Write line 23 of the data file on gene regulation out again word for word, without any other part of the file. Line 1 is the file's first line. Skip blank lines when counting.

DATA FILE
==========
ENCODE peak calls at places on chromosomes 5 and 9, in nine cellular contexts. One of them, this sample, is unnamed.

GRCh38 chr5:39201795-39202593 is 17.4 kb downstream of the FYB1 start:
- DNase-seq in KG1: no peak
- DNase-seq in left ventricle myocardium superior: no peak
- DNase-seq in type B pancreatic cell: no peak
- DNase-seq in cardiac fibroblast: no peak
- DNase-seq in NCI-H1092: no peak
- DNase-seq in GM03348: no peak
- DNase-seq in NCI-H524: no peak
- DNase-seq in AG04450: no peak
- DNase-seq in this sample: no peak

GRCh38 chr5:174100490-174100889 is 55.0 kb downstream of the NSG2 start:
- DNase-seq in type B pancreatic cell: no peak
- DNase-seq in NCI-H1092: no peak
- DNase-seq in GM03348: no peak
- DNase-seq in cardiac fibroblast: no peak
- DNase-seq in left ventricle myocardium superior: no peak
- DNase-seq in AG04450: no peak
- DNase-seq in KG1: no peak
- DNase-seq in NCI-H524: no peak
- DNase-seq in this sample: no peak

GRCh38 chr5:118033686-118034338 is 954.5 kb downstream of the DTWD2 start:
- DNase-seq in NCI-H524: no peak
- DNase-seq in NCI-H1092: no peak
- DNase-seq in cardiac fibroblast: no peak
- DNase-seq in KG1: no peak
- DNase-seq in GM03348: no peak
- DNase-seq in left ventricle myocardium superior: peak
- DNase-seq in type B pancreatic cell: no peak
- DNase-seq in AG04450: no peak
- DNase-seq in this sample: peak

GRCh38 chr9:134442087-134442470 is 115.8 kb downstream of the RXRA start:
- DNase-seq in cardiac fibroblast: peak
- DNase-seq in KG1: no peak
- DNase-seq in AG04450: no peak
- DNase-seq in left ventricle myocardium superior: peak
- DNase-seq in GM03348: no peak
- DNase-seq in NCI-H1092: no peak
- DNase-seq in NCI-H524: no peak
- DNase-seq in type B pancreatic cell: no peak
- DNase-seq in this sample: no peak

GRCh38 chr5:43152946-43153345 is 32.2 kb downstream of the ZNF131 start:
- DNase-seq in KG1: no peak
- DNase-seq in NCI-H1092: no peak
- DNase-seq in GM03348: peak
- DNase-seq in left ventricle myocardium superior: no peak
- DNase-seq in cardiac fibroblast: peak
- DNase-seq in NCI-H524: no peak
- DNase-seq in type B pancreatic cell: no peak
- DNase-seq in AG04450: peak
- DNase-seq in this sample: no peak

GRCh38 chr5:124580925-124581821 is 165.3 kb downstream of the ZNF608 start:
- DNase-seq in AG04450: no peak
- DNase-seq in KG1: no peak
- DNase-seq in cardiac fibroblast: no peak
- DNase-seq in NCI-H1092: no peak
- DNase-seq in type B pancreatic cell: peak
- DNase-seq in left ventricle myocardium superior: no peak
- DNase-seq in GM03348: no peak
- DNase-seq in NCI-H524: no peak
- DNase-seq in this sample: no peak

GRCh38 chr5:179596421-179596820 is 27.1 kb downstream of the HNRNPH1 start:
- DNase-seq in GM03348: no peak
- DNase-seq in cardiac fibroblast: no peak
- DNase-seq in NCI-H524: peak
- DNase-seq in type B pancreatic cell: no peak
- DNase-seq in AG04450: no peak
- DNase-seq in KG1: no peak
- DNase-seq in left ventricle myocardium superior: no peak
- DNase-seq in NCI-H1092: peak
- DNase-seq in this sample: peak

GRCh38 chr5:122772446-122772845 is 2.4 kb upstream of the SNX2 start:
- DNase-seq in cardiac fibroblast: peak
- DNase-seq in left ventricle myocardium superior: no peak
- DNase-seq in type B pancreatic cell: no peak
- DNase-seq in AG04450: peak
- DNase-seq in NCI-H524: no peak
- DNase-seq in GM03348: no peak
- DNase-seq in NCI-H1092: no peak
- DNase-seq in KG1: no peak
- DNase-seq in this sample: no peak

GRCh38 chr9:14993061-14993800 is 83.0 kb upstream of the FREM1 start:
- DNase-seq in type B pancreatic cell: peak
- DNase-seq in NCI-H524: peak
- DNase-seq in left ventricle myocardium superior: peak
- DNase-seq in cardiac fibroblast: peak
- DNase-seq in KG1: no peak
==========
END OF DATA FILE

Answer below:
- DNase-seq in NCI-H524: no peak